Truck driver tests positive for COVID-19 in SA, after previous negative test in NSW

A man in his 60s is the latest truck driver to have tested positive for COVID-19 in South Australia, hours after returning a negative intergovernmental result.

The driver arrived in South Australia from New South Wales last night and was tested at Yamba in Riverland.

SA Health authorities believe the man was in the early stages of infection because he had returned a negative result after being tested in New South Wales earlier Thursday.

The man has had a dose of the Pfizer vaccine and lives in a townhouse in Salisbury, north of Adelaide, with a “handful” of close contacts, said Chief Public Health Officer Nicola Spurrier.

Three petrol stations have been built as exhibition sites along with a laundromat and a supermarket in the north of Adelaide.

“He has been driving a truck between South Australia and New South Wales and he was tested last night at Yamba and one comb was positive back.

“He had actually had a test in New South Wales earlier in the day and it was negative.

“It appears that he is in the very early stages of his infection. He has had a dose of Pfizer vaccine, so he is not fully vaccinated.”

Supermarket, laundry among exhibits

The man is the latest carrier to test positive, after more than a dozen other cases in recent weeks.

His roommates will be tested and moved to hotel quarantine.

Five public exposure sites that the man attended last night and this morning have been identified, including one he visited twice.

Sign on highway says "access to SA limited".
The most recent positive case had recently been in New South Wales.(



These include a Caltex service station in Yamba, a BP outlet and toilet facility in Blanchetown and the Star Laundromat and Drakes supermarket in Salisbury North.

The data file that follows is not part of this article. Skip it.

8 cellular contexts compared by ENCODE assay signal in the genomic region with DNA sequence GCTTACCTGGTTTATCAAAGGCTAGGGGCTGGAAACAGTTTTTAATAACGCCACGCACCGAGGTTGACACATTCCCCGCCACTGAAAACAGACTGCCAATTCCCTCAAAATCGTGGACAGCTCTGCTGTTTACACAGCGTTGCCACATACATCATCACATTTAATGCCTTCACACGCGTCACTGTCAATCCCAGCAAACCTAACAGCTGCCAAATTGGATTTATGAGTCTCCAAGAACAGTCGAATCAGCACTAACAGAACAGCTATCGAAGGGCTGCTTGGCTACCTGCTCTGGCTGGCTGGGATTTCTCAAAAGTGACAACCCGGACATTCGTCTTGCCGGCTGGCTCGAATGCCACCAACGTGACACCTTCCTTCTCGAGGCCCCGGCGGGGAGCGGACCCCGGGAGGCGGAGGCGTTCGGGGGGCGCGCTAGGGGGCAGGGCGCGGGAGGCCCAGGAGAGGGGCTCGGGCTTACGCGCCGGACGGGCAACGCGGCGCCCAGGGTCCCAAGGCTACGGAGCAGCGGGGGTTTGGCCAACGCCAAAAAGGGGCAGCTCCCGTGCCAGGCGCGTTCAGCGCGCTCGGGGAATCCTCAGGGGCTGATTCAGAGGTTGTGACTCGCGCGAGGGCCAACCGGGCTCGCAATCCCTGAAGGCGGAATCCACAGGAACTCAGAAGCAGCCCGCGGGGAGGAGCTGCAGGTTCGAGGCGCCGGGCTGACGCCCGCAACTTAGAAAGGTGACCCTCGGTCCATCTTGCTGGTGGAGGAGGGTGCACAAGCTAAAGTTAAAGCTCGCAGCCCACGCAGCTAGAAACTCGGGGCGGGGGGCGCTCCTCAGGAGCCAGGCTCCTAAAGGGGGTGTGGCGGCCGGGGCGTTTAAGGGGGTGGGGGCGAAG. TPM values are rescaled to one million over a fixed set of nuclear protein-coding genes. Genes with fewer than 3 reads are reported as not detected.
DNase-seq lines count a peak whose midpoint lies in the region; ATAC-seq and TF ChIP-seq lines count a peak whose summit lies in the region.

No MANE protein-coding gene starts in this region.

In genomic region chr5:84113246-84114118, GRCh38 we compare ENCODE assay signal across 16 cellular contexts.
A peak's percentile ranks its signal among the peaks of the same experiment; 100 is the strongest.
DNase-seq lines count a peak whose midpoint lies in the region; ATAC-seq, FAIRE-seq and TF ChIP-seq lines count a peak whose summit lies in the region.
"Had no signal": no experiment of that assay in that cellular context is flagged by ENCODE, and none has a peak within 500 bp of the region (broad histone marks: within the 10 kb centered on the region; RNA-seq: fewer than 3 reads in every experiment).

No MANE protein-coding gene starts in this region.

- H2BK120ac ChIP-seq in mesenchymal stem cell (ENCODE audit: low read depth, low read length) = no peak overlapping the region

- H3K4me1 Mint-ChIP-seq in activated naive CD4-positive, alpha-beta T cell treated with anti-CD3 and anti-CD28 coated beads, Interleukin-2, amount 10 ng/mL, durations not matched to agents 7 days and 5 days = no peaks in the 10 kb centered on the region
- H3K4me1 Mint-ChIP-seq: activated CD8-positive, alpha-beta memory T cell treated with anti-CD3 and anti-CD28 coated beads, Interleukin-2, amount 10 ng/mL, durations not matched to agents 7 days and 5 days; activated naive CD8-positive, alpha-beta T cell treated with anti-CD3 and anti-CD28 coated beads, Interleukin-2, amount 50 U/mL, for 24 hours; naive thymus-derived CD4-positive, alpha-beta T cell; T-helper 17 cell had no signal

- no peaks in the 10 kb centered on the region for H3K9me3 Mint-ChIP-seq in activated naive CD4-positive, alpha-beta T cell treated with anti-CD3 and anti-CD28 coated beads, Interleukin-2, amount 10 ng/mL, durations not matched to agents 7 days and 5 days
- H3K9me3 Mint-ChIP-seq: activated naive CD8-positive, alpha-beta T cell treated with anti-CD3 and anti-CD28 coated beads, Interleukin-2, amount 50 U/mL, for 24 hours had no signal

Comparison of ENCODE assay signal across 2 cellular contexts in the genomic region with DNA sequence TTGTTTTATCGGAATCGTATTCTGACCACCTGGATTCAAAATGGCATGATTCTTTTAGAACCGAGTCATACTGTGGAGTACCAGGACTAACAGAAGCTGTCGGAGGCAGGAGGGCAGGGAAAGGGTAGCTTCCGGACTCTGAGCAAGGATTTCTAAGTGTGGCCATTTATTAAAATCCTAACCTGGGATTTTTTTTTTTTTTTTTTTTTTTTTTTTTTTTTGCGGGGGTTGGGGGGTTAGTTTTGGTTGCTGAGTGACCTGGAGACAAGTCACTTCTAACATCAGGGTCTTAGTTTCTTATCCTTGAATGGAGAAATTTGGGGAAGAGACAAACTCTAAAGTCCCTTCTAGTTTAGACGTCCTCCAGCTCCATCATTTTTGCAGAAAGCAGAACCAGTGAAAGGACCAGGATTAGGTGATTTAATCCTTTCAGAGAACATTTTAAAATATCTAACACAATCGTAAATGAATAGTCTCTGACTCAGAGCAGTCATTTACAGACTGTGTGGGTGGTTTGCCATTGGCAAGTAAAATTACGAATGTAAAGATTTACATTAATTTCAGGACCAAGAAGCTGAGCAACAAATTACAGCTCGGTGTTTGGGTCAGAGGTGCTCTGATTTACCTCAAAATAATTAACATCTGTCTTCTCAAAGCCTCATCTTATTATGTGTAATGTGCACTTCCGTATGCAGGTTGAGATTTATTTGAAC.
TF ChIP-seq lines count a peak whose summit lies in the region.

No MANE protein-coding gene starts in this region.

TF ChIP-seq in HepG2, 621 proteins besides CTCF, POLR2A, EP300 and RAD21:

Although these have been classified as Level 3 exhibits, meaning that anyone there during the relevant times will need to be tested without necessarily being quarantined, Professor Spurrier said that staff who served him may have greater risk and may need to be isolated.

An OTR outlet that the man visited twice today has been classified as level 4.

The man is one of two new cases in southern Australia today.

The other, a woman in her 50s who is in a media hotel after recently arriving from abroad, is “not worried” and is possibly a historic case, Professor Spurrier said.

The SA police commissioner previously announced the lifting of increased restrictions in the southeastern state of the country after no community transfer was discovered linked to a woman from Mount Gambier with the virus.

Professor Spurrier said that genome sequencing had shown the woman’s case “is a Victorian strain” of the virus.

She also defended the cancellation of the City to Bay fun run, which was scheduled to take place in November.

Organizers said yesterday that SA Health had “rejected the application that the event should continue”.

Professor Spurrier said the decision was “disappointing” but necessary given the risk to public health.

“When you’re in big, crowded situations, even outdoors, and you have a lot of heavy breathing, which is what happens when you run a long distance, even if it’s not a full marathon … there’s definitely an option for transmission, “she said.

“I have contacted the organizers of City to Bay and encouraged them to think about resubmitting their application, which should be within our guidance.”

More than 6,000 coronavirus tests were performed in southern Australia yesterday.

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